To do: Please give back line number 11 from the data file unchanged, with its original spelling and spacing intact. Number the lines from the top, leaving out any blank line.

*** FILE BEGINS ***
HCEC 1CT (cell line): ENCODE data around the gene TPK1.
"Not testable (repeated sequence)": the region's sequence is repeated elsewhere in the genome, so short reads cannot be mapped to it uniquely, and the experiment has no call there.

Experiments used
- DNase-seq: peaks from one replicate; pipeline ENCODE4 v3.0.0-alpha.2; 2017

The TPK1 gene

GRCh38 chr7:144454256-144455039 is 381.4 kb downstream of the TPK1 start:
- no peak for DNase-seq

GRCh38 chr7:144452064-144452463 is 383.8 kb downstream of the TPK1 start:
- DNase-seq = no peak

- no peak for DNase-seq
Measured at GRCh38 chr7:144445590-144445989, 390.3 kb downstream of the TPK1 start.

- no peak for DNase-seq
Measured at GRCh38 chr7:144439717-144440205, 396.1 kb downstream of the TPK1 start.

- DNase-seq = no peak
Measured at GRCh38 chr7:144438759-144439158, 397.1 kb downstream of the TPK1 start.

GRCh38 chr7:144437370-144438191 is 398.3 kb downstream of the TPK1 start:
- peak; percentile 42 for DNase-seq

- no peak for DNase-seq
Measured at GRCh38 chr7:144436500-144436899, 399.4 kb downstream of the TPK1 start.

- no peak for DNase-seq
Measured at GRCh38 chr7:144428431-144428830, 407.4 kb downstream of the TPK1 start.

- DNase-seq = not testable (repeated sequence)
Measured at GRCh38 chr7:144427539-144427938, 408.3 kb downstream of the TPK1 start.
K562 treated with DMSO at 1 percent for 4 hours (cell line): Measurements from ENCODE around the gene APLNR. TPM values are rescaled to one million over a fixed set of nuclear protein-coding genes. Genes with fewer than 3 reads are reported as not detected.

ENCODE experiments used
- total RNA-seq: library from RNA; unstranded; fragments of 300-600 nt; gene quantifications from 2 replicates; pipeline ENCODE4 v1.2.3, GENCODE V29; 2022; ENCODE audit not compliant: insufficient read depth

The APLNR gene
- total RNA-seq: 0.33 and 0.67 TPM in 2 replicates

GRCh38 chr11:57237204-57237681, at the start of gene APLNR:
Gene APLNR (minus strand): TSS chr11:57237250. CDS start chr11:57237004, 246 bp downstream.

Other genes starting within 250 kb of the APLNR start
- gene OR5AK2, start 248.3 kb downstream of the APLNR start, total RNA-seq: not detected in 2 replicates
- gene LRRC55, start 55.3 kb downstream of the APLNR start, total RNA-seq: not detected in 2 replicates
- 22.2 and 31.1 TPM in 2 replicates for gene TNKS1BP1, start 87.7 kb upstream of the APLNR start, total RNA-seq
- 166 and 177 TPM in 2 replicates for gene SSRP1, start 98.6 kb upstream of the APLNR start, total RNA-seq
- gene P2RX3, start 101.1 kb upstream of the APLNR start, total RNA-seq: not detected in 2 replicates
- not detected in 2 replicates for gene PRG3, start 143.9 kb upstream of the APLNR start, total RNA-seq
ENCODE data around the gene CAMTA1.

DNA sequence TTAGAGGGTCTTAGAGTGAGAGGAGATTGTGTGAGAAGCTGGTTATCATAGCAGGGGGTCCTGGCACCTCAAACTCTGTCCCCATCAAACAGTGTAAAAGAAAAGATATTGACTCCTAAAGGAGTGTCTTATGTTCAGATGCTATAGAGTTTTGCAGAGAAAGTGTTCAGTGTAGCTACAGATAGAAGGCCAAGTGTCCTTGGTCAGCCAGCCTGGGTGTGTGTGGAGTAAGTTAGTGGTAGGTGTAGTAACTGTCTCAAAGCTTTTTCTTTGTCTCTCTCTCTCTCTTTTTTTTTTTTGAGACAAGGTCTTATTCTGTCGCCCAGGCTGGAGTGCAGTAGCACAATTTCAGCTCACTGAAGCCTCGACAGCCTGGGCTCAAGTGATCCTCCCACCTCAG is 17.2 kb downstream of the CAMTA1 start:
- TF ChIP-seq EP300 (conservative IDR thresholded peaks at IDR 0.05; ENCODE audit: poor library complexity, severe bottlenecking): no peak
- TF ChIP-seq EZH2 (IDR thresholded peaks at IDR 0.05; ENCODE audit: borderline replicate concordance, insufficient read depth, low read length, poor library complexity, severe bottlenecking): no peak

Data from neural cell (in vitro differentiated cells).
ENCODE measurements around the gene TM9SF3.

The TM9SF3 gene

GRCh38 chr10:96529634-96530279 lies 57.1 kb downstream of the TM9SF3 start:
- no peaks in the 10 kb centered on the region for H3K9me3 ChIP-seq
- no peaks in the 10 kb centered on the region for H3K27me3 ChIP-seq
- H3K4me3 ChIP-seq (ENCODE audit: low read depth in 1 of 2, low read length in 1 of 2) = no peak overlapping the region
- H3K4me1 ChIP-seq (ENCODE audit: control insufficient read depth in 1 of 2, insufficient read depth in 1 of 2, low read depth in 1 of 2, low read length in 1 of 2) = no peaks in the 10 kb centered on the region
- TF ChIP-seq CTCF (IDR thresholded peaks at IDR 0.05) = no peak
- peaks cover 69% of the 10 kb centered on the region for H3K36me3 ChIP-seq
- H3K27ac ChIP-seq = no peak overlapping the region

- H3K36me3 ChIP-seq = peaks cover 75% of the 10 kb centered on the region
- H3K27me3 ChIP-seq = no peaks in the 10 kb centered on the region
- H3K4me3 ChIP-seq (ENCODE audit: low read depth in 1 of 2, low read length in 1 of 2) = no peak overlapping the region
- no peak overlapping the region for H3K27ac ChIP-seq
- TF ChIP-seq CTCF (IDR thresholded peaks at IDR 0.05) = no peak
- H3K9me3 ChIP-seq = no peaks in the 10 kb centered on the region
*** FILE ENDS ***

Measured at GRCh38 chr7:144445590-144445989, 390.3 kb downstream of the TPK1 start.